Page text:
- Missing subscripts in activity. Occurs in the MEDITECH data structure during data capture and should be investigated by MEDITECH.
- Skipped sequence errors. Very commonly the network connection is interrupted while a sequence is sending. The sequence is “skipped” and must be resent. Data will not populate the table until the activity is sent. These sorts of errors are time-sensitive and should be reported as they occur; MEDITECH are able to resolve them quickly.
- ODBC non-fatal errors. These occur if the records are not in the SQL table.
- Socket errors. These occur when the transfer process can’t connect to the DR SQL Server. If these occur repeatedly and do no self-resolve, it’s usually an indication that the server is offline.
SQL Server Considerations
There are two primary areas of focus on SQL Server maintenance for Data Repository, both related to the ongoing data transfer process: database growth (and its impact on disk drive storage) and maintaining SQL table query efficiency with regular index defragmentation.
Database Growth & Storage Capacity
Unlike the MEDITECH EHR, data does not purge from the DR. Over time, the DR databases (both test and live) will consume more and more disk space. Since both MEDITECH and Acmeware recommend that every DR table be enabled for data transfer, this will require significant storage space, but gives you full historical reporting capability, regardless of the application purge parameters. This of course means a system administrator should always be monitoring free disk space on your server, regardless of what type of storage it uses. When available free space for the drives dedicated to the DR databases falls below 20%, it’s time to plan to add more capacity.
Selectively, in order to save disk space, there are some large tables that can be disabled for data transfer. Take ItsResultText, for example. It is actually a duplicate table to ItsResultFreeText and includes embedded formatting characters, making it unhelpful for reporting, so we typically ask MEDITECH to turn it off and truncate it to avoid confusion and reclaim space on the DR server. There are other high-consumption tables that can be safely disabled; but work with your DR specialist before doing this.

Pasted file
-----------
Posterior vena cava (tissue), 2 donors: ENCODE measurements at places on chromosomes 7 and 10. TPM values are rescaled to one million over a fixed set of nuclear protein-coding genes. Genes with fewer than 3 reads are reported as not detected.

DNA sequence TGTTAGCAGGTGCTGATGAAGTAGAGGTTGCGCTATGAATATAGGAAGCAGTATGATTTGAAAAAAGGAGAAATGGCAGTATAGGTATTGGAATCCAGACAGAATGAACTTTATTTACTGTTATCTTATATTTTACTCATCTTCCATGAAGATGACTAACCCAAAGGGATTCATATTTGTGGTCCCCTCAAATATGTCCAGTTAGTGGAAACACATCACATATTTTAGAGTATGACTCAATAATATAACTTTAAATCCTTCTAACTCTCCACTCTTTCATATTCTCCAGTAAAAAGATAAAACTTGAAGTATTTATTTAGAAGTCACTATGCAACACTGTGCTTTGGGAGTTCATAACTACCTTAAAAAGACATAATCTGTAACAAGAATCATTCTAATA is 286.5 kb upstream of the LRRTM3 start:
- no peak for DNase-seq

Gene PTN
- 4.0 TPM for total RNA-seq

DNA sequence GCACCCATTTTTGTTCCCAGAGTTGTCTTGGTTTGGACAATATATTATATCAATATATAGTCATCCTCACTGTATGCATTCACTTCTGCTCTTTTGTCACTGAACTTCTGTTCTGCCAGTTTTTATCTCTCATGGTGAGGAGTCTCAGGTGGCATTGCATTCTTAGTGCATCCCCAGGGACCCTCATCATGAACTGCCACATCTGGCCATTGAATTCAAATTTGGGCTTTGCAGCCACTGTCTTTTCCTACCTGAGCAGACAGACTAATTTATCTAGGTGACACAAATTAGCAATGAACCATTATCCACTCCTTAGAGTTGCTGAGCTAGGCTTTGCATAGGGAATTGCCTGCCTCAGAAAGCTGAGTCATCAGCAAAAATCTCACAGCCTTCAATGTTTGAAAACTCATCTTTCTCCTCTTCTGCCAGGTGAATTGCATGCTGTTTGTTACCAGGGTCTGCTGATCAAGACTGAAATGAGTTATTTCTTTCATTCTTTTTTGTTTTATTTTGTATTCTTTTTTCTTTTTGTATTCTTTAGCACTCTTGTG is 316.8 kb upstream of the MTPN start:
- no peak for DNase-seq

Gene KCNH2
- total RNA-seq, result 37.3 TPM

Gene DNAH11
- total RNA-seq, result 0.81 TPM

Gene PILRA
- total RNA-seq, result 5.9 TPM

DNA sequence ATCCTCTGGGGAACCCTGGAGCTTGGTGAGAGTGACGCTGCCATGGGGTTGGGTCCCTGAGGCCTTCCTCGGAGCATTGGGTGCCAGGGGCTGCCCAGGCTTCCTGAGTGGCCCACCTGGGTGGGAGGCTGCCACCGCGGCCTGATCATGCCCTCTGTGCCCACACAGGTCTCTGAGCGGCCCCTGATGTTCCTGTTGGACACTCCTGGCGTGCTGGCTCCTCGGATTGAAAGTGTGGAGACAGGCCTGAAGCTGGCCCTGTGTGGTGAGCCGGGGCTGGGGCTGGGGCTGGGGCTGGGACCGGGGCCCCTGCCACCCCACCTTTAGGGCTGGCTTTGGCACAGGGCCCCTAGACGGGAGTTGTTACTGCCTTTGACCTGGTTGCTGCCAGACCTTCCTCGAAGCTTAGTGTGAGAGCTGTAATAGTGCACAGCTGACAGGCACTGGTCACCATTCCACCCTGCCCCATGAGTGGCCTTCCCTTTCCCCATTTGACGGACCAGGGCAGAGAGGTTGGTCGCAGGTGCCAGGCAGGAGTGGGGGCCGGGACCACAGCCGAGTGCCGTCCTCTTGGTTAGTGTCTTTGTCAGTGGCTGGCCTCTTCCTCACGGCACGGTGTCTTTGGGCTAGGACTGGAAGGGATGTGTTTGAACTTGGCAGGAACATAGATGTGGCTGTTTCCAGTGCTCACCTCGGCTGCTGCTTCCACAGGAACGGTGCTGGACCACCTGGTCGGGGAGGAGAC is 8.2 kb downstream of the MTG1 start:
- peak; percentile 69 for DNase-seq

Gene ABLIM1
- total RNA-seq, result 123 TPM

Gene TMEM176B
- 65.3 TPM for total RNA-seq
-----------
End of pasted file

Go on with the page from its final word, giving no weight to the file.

Table Index Maintenance
As new data are continually added and updated to DR tables, over time the tables can become fragmented – that is, the physical data storage structures on disk use space less efficiently. Analyzing index fragmentation for every table and performing index reorganization or defragmentation are highly recommended for more efficient storage and faster data retrieval.
Fortunately, the metadata within SQL Server is available by querying both system tables directly, and by using system management views that Microsoft provides. For example, the following query shows all indexes from testfdb with a fragmentation level greater than 15%:
i.name AS IndexName,
pt.avg_fragmentation_in_percent AS PctFragmented,
t.name AS TableName
sys.dm_db_index_physical_stats (DB_ID(N'testfdb'), OBJECT_ID(NULL), NULL, NULL, NULL) pt
INNER JOIN sys.indexes i
ON pt.object_id = i.object_id
AND pt.index_id = i.index_id
INNER JOIN sys.tables t
ON i.object_id = t.object_id
pt.avg_fragmentation_in_percent > 15
As these results show, you can see that 3 of the 5 indexes returned are highly fragmented (50-97%) and should be corrected. The most effective way to do this is by rebuilding the index. Here’s how we would address that for a single table:
ALTER INDEX ALL ON testfdb.dbo.RegAcct_Main REBUILD
By using variations for these simple queries, you can address index fragmentation by scheduling jobs to analyze all indexes in a database and act on those that exceed a certain threshold. Once you’ve done this for an entire database, the automatic process can maintain your indexes with almost no intervention or system impact.
I hope you have found the above information helpful as you work to maintain a healthy Data Repository for your organization. Please don’t hesitate to contact us if you have any questions.